Bride and groom who spent wedding night in hospital and can’t stomach looking at their wedding album because they look so ill.

Falling in love at school, I’d waited a long time to marry Carl before he finally asked the question I’d been waiting for.

‘Yes,’ I squealed keen to set a date straight away.

At first we decided to get married two years later in 2012 but we were so busy at work we decided to postpone until the following year.

Only my sister was already due to get married on 2013, so we settled on 2014.

It was four years off but I’d already waited a long time to marry Carl and at least it gave us plenty of time to plan our day.

Only not long after we booked our date my sister made an announcement. She was pregnant and the baby was due around the same time as the wedding.

As we were getting married abroad it meant she couldn’t be a bridesmaid like I’d hoped.

I was happy and disappointed all at once. But: ‘If that’s the only thing that goes wrong I can live with it,’ I said to Carl.

Soon we were busy planning all the details of our dream ceremony in Turkey.

‘Won’t it be amazing to arrive by speedboat.’ I said dreamily as we also decided on a Turkish feast and sunset cruise.

Finally a week before our wedding mum and dad flew out with the rest of our guests to enjoy a week’s holiday before the ceremony

Only they looked anxious and I knew why.

My sister hadn’t given birth yet. I felt guilty that they would be missing the arrival of their first grandchild.

Finally the night before Carl and I were due to fly out the baby was born.

‘Congratulations,’ I gushed to my sister before rushing to the airport. ‘ Everything will be fine now,’ Carl promised as we relaxed into our seats.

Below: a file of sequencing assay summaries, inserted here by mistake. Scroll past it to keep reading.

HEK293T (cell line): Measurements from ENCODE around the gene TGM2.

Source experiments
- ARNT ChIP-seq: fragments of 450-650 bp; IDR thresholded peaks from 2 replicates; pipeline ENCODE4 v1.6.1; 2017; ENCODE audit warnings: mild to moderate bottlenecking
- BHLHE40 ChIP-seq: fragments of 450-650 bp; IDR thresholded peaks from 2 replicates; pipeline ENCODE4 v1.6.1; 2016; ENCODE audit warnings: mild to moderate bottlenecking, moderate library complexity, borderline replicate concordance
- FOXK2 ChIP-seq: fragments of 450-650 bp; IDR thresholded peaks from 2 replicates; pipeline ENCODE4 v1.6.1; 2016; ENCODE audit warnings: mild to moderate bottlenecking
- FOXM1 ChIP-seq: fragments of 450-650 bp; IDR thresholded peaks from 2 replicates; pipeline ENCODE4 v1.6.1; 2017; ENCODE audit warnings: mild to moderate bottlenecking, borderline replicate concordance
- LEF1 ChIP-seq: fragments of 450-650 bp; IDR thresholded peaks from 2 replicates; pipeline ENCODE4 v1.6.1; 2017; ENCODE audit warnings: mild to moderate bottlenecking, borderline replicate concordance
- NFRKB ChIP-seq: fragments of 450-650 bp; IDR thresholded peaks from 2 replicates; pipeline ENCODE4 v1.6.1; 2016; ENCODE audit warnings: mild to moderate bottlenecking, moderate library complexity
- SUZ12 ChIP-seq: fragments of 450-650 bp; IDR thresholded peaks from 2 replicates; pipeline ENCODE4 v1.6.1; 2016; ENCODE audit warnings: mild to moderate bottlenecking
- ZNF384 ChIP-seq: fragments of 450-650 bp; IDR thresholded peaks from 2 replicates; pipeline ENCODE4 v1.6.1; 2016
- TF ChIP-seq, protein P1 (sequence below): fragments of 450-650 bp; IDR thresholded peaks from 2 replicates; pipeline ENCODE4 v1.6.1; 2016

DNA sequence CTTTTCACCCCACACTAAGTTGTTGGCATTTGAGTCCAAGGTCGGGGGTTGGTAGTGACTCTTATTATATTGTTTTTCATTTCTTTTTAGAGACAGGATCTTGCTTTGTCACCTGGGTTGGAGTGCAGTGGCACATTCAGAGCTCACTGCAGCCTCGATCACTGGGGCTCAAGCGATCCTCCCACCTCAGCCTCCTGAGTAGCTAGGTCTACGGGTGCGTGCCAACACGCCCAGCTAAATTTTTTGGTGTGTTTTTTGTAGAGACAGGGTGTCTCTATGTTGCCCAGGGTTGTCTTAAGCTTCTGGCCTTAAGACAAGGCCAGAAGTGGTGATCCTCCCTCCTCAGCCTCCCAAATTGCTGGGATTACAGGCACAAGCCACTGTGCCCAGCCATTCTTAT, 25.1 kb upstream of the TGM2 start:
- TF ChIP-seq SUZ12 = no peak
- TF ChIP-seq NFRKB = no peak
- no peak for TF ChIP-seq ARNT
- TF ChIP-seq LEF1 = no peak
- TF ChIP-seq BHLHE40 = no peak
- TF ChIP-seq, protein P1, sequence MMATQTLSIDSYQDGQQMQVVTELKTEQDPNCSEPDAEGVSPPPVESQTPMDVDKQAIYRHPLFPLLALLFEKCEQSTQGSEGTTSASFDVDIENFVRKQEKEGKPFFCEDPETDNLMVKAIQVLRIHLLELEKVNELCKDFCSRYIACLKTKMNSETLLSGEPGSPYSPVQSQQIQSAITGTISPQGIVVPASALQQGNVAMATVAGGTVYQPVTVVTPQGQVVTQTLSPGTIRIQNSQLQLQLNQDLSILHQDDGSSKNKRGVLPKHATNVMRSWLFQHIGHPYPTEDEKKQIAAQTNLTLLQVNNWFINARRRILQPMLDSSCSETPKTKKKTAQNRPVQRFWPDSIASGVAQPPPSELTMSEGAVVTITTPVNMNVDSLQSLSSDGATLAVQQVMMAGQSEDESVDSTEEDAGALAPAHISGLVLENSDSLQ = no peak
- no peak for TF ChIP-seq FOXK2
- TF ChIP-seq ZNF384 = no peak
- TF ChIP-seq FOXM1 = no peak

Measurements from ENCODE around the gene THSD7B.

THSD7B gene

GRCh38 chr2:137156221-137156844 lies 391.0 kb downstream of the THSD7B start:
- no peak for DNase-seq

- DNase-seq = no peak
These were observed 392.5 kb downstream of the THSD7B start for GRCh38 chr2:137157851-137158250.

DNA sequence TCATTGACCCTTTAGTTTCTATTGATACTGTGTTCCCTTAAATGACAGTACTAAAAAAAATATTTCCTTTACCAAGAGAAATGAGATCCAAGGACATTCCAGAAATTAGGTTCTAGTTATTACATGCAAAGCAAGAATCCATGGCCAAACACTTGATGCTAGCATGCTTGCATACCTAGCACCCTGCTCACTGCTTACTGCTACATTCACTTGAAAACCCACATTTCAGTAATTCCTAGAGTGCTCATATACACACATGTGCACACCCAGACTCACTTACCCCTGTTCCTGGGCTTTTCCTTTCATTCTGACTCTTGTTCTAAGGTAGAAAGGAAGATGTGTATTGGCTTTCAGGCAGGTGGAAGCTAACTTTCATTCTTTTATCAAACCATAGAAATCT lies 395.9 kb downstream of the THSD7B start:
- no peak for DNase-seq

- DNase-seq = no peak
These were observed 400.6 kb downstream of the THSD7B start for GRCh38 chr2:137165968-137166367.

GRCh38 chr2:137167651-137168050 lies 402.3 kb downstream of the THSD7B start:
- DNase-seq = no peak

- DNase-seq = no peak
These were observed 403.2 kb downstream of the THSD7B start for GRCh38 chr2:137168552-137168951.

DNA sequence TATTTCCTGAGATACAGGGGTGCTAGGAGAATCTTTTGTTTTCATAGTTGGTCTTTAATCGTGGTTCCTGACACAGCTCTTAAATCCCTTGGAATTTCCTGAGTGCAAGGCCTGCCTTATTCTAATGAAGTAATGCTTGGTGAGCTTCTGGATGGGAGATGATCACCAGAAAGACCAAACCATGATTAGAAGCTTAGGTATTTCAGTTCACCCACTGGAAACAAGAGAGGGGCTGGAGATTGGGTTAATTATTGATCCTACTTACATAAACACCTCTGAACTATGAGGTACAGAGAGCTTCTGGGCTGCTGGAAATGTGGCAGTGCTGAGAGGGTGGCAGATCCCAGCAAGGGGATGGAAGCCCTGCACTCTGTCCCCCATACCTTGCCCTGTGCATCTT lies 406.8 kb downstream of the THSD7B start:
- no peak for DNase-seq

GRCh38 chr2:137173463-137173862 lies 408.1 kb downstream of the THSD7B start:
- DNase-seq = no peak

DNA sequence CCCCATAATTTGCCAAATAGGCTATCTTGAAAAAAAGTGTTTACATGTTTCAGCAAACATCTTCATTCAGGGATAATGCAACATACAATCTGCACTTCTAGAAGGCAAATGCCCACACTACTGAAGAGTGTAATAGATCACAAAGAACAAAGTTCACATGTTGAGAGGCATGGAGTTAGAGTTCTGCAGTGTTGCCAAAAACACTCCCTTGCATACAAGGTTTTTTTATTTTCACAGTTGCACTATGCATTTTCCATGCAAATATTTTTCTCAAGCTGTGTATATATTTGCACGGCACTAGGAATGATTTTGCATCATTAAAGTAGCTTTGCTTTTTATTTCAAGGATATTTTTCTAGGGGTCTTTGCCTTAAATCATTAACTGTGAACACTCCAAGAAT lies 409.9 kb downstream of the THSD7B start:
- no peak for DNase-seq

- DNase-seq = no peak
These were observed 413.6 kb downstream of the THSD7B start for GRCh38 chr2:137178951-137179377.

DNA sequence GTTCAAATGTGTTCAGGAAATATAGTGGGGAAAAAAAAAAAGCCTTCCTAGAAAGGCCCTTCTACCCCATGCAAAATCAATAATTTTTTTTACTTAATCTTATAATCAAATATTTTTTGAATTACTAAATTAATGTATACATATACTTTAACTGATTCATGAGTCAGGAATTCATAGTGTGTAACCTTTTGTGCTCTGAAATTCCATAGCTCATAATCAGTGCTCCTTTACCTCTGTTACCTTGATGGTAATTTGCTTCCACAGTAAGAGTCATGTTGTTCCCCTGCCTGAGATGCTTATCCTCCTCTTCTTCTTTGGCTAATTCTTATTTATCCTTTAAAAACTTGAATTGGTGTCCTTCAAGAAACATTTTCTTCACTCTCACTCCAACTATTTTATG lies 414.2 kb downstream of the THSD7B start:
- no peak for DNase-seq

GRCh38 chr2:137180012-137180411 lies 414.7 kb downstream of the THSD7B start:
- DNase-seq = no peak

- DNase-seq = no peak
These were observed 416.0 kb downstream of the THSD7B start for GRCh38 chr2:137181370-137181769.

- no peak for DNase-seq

We enjoyed a blissful few days topping up our tans and getting ready for the ceremony until finally the night before the wedding arrived.

As I drifted off to sleep I couldn’t wait for the big day.

But when I woke in the morning my tummy was doing summersaults.

‘It’s just nerves,’ mum said as we went for breakfast.

I nibbled dry toast and hoped it would pass. But back in the room I kept needing to dash to the toilet.

In the hair saloon where I was supposed to be having my nails and make up done too I spent more time on the loo than in the chair.

By now my stomach was in agony and running to the toilet for the hundredth time I burst into tears.

When it was time to zip up my dress I felt like vomiting. ‘I can’t believe I feel so ill on my wedding day,’ I fretted.

Up until them I’d believed Carl was fine but then news came that he was curled in the foetal position on the floor with stomach pains I burst into tears.

We were due to be marring in two hours. ‘ Just call it off,’ I cried, dashing off to the loo again clutching my stomach.

But Carl insisted we carry on. So I gathered my strength and took dad’s arm.  Suddenly that speedboat arrival I’d been dreaming off didn’t look quite so appealing.

I prayed I would make the journey without vomiting on my dress. Relief washed as we headed into shore but when I saw Carl I was shocked.